The Belko Experiment 2017
An ordinary day at the office becomes a horrific quest for survival when 80 employees (John Gallagher Jr., Tony Goldwyn, Adria Arjona) at the Belko Corp. in Bogotá, Colombia, learn that they are pawns in a deadly game. Trapped inside their building, a voice over an intercom tells the frightened staffers that two workers must be killed within 30 minutes. When another ultimatum follows, friends become enemies and new alliances take shape, as only the strongest will remain alive at the end.
March 17, 2017
John Gallagher Jr., Tony Goldwyn, Adria Arjona
Blumhouse has been batting 1000 in 2017 with back to back hits in the form of Split and Get Out, released rapid-fire style in January and February. Next on the roster comes The Belko Experiment, a workplace horror experience from Wolf Creek Director Greg McLean and Slither scribe James Gunn, which arrived in theaters nationwide last night. The company founded by industry maverick Jason Blum continues the year with another strong offering. It might not have the gut-clenching suspense of Spilt or the unique and timely power of Get Out, but it’s a top-notch horror offering and a return to form for McLean, who left fans vastly underwhelmed with 2016’s The Darkness, a color-by-numbers assortment of tired tropes that’s biggest fault was being utterly dull.
Official Synopsis: An ordinary day at the office becomes a horrific quest for survival when 80 employees (John Gallagher Jr., Tony Goldwyn, Adria Arjona) at the Belko Corp. in Bogotá, Colombia, learn that they are pawns in a deadly game. Trapped inside their building, a voice over an intercom tells the frightened staffers that two workers must be killed within 30 minutes. When another ultimatum follows, friends become enemies and new alliances take shape, as only the strongest will remain alive at the end.
Work is Hell: It’s an extremely popular theme in horror. It forces us to imagine facing peril with those we work with (as opposed to our friends, family, or those we choose to associate with). It proposes scenarios where the masks of rank and org-chart seniority crumble, revealing the true nature of those we surround ourselves with in order to ply a trade. Most examples of workplace horror, though, take place in manual or trade jobs: Alien, for example, is about a galactic towing crew, and their workplace is a spaceship. Likewise, Ghost Ship follows a salvage team whose office is the enormous ocean; Beneath follows miners, Cooties is about grade school teachers, etc. While being friendly with coworkers is a requirement for most jobs, and genuine friendships (and romantic relationships) are often ignited between coworkers, all these films remind us that those we’re most vulnerable to between the hours of 9 to 5 have no overriding loyalty to us when the shit hits the fan.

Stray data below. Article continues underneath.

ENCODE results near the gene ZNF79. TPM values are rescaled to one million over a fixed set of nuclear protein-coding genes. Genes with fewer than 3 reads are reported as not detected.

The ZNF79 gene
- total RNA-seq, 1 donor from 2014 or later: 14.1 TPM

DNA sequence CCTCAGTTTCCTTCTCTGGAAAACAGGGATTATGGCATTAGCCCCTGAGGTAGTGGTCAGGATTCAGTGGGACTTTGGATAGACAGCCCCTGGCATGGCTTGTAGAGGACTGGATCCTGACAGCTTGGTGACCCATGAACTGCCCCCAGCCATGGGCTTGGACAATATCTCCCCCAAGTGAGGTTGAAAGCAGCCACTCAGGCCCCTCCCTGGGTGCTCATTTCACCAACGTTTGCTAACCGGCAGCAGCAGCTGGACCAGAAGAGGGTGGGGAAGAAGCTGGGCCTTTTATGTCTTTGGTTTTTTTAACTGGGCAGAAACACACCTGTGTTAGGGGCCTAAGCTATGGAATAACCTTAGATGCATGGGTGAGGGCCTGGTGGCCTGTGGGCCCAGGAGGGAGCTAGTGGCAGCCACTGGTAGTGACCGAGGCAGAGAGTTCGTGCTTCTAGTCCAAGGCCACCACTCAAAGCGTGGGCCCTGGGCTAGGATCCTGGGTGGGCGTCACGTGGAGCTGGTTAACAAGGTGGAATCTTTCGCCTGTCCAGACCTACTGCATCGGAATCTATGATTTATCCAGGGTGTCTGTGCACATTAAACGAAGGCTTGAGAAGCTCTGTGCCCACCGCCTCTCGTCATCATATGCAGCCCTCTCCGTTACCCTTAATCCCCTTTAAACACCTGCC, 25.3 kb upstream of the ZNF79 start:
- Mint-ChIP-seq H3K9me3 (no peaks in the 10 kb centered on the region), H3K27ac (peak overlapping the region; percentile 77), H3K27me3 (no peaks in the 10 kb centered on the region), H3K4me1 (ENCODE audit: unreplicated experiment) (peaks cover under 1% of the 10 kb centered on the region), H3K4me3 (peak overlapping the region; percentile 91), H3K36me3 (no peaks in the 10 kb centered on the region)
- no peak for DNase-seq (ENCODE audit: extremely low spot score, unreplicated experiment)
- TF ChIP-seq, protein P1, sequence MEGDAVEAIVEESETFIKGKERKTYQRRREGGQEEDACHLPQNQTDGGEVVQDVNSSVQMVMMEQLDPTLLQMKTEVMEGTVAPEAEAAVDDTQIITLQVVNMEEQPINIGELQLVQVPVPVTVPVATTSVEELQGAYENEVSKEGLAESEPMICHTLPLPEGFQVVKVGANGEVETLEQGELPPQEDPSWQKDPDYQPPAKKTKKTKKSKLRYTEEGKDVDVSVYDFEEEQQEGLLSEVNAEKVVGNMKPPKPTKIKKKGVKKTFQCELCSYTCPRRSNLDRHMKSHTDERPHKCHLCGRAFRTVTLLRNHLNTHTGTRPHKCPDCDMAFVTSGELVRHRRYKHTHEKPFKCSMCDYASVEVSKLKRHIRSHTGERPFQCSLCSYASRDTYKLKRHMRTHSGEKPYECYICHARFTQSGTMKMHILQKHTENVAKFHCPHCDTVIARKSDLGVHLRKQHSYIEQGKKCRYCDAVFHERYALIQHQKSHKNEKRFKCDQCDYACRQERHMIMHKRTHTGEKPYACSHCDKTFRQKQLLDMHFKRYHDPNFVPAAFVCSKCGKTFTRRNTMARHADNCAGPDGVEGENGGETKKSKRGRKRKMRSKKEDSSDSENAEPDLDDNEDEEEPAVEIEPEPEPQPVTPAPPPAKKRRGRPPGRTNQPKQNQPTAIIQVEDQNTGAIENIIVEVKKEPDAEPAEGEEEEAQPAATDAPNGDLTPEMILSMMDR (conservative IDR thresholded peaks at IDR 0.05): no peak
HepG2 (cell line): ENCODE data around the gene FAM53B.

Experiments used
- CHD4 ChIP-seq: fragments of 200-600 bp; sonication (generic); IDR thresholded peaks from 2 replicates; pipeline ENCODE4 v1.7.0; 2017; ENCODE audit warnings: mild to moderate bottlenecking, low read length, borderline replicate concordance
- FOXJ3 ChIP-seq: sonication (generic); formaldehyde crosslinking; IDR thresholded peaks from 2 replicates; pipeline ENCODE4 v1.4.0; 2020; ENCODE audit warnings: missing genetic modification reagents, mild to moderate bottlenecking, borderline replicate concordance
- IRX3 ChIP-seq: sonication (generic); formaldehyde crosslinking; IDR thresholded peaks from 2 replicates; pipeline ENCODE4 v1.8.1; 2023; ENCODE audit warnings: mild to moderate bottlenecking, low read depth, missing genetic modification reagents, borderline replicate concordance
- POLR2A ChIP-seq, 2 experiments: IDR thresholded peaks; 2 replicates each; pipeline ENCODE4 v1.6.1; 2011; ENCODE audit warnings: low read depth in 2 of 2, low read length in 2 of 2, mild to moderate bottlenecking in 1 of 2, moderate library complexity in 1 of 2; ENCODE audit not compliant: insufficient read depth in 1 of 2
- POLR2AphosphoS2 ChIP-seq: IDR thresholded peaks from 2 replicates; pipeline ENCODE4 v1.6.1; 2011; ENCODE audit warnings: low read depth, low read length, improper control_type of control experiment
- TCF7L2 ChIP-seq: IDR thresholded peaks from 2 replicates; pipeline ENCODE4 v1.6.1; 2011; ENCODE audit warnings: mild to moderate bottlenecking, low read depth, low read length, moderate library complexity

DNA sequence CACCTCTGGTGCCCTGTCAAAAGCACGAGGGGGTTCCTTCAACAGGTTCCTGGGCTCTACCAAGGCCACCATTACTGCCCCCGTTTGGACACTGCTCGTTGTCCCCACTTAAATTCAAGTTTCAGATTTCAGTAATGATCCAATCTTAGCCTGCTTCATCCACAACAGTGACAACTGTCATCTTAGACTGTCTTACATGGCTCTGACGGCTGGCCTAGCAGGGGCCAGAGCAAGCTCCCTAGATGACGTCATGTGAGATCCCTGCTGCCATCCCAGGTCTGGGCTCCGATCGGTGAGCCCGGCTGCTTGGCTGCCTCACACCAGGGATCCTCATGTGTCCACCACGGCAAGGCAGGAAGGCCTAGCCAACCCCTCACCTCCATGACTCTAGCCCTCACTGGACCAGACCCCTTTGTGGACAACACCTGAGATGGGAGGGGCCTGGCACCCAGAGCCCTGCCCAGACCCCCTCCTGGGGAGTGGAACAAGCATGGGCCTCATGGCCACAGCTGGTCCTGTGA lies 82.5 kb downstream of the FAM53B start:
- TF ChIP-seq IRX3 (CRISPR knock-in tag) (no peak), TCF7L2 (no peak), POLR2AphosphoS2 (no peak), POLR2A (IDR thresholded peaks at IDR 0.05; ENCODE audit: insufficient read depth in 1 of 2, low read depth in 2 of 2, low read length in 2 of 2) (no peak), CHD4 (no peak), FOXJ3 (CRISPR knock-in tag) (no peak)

The Belko Experiment falls into a smaller subset within workplace-centric horror: Films that feature office workers in a corporate environment. While the office has become common fodder for comedy (and even drama), examples in horror are somewhat rare. Movies about corporations with evil plans to take over the world, like the Resident Evil franchise, don’t count. We had the gory vampire comedy Bloodsucking Bastards in 2015, and techno-anchored Antitrust in 2001; we’ve got The Circle to look forward to later in 2017; Drag Me to Hell and Severance are less obvious examples. All of these films exploit a specific fear-set, one based on the artificial hierarchies and plastic friendships of corporate life. In a way, American Psycho is the king of this type of “worksploitation”, in that it explores the horrors that lie below the surface of corporate greed culture, and the resulting perceptions of success vs failure. It’s the perfect incubator for Patrick Bateman’s dysfunction, as it reinforces his belief that style is substance and humanity is cheap. In a way, American Psycho holds the corporate environment partially responsible for nurturing Bateman’s most deplorable tendencies, essentially giving him justification for committing murder.